Australia declared war on the German Empire in August 1914 not only because as a Dominion within the British Empire it was considered a matter of course. In fact the Australian Government had made up its own mind about the nature of the German threat to national security. There were a number of influential writers at the time who contributed to the formation of a distinct Australian image of German militarism. Foremost among these was Professor George Arnold Wood, the first Challis Professor of History in Sydney, 1891-1928. He had analysed the nature of Prussian-German political culture from the stand point of a radical English-trained liberal and projected an accurate image of the enemy. Basic to this was Wood's carefully drawn distinction between the Germany of true culture and humanity on the one hand and the «barbarous feudal aristocracy» of Prussia on the other which had determined German political culture since Bismarck had founded the Reich under Prussia in 1871.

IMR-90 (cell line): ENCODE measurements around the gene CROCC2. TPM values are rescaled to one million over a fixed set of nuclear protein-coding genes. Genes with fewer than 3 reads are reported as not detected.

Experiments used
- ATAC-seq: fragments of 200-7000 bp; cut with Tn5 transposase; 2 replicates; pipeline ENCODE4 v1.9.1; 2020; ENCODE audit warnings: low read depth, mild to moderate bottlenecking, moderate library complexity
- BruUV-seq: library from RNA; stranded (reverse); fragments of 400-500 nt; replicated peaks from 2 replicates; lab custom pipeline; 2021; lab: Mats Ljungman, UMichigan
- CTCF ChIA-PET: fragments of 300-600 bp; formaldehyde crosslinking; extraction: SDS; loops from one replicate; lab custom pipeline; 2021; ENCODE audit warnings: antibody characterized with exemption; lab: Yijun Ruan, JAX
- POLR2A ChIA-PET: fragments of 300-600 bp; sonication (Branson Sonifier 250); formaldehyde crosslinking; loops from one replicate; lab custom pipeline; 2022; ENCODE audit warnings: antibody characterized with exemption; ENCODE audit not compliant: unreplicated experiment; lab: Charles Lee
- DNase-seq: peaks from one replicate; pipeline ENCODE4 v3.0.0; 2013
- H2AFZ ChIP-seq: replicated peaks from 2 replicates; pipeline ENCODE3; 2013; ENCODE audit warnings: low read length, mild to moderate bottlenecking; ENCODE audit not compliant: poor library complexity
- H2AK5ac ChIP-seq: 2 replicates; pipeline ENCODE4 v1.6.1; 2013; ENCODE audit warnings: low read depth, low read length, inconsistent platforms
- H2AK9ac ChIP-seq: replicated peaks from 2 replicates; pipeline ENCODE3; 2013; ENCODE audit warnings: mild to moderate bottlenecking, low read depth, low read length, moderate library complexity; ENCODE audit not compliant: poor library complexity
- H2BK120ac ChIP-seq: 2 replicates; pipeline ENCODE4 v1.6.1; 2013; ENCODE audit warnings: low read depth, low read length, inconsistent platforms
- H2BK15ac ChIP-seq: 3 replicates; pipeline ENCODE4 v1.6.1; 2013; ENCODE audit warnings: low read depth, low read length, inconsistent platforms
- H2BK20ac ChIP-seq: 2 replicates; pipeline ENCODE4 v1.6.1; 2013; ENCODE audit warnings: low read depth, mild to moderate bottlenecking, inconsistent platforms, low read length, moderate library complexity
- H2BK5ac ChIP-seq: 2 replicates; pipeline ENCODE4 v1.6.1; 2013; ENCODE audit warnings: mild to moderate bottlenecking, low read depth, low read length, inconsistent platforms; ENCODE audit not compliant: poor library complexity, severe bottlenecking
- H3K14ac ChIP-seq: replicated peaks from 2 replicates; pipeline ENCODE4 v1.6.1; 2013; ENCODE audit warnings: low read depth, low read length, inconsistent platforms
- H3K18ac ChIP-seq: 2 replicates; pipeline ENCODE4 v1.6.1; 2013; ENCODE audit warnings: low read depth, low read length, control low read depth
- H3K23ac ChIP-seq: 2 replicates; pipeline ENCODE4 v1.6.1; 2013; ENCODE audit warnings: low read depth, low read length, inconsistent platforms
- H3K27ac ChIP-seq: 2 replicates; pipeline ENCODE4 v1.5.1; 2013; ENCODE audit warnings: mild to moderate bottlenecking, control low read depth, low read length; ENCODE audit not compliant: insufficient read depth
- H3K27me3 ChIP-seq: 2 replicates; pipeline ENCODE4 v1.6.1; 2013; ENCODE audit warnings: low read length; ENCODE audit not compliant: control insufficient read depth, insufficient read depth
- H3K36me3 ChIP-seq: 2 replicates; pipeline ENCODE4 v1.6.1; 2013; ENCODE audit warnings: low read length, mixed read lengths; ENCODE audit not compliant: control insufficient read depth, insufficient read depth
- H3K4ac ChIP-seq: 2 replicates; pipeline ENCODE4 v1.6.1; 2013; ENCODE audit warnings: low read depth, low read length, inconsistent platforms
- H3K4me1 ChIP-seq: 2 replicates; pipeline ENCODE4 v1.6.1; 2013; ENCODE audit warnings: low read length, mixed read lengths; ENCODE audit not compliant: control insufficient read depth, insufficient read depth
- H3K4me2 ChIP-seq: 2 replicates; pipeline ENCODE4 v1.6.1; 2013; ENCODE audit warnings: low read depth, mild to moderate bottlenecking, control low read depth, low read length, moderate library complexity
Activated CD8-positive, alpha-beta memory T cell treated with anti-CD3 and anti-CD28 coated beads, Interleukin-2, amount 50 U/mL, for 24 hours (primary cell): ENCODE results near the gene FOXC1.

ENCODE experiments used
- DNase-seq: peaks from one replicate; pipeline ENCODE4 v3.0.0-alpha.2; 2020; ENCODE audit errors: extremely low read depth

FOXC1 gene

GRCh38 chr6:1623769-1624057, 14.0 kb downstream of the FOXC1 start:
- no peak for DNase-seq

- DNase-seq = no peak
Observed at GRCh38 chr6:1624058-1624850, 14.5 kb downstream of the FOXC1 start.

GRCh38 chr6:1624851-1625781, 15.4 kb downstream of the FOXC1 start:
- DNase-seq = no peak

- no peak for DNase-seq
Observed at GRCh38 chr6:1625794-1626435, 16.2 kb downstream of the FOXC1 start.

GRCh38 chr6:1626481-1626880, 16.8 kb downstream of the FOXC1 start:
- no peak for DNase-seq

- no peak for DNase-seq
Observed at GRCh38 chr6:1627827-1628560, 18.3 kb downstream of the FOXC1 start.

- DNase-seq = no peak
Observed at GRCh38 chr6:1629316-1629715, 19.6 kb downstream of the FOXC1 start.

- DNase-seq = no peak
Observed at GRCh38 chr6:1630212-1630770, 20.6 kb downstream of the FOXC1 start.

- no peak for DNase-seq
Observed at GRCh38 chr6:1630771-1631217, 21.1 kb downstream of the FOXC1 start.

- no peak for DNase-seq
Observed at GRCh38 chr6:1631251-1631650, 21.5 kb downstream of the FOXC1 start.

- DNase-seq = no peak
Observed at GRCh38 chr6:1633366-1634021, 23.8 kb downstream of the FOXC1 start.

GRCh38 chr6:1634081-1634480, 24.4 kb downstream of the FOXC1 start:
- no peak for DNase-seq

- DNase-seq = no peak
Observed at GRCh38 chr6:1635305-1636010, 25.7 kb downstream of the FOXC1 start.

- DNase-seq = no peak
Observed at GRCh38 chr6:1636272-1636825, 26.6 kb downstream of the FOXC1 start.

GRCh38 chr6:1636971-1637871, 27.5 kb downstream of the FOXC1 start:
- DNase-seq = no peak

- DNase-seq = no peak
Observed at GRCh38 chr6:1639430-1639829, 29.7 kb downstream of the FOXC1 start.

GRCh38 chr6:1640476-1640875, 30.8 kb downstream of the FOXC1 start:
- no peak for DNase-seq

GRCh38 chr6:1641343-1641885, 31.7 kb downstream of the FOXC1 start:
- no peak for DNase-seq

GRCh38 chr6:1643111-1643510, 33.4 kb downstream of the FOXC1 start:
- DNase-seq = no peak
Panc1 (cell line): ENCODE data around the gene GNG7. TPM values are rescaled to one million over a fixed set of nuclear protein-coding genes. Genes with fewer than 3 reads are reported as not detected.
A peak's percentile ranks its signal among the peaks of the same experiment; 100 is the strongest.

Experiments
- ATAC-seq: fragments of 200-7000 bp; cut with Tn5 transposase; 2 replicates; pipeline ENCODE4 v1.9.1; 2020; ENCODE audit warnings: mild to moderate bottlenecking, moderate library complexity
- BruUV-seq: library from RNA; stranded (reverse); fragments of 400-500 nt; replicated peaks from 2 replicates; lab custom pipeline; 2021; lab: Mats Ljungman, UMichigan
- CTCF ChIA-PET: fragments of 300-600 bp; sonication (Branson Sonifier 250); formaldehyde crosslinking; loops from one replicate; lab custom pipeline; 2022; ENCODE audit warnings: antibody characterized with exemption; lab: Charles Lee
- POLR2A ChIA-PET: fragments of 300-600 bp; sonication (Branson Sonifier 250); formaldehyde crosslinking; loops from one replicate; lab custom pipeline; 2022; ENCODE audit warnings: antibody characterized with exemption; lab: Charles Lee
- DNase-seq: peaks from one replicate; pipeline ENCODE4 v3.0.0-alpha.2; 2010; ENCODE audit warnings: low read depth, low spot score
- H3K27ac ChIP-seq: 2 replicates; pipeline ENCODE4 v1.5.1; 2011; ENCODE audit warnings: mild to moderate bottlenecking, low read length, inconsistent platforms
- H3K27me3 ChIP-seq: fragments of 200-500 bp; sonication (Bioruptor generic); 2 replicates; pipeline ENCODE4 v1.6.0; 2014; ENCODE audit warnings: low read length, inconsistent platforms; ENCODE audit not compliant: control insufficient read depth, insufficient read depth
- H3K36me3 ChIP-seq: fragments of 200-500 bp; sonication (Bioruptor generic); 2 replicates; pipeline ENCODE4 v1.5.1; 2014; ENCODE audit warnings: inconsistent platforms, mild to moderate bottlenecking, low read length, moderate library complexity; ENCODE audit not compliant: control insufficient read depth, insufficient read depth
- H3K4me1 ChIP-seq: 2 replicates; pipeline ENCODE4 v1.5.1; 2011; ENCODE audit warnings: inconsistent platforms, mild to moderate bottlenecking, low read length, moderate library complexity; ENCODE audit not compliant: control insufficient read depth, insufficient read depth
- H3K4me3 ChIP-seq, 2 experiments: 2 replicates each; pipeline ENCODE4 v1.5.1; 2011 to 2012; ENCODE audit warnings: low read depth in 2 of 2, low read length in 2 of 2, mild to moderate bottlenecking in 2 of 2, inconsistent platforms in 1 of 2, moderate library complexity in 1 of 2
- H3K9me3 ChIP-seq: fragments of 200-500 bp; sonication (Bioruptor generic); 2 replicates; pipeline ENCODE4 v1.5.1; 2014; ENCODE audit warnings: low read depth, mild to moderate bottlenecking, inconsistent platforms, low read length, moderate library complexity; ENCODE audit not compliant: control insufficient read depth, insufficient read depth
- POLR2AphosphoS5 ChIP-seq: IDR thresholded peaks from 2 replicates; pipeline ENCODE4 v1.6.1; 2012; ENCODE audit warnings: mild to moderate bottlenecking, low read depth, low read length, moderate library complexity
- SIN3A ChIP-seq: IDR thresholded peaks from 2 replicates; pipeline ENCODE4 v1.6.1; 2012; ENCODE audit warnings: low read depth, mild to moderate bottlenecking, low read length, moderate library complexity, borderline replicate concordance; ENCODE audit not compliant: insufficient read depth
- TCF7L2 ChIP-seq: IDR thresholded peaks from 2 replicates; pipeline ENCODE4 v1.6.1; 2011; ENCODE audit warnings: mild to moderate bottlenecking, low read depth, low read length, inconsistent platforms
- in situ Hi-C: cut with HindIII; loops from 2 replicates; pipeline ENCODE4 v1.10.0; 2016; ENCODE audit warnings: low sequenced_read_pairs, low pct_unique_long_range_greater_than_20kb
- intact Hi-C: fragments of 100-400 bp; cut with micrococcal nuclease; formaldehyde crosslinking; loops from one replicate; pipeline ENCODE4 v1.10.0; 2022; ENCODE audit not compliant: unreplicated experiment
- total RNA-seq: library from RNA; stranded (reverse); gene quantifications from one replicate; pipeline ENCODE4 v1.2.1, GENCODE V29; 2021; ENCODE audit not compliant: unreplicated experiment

Bern, New York, Frankfurt/M., Paris, 1991. 215 pp., 2 ill., 1 map.
Contents: Wood's formation as an historian - Seven of Wood's major statements about political culture and the Great War -
Wood's Thesis of «the two Germanies» - Anti-Prussianism and Australian internment policy during the Great War.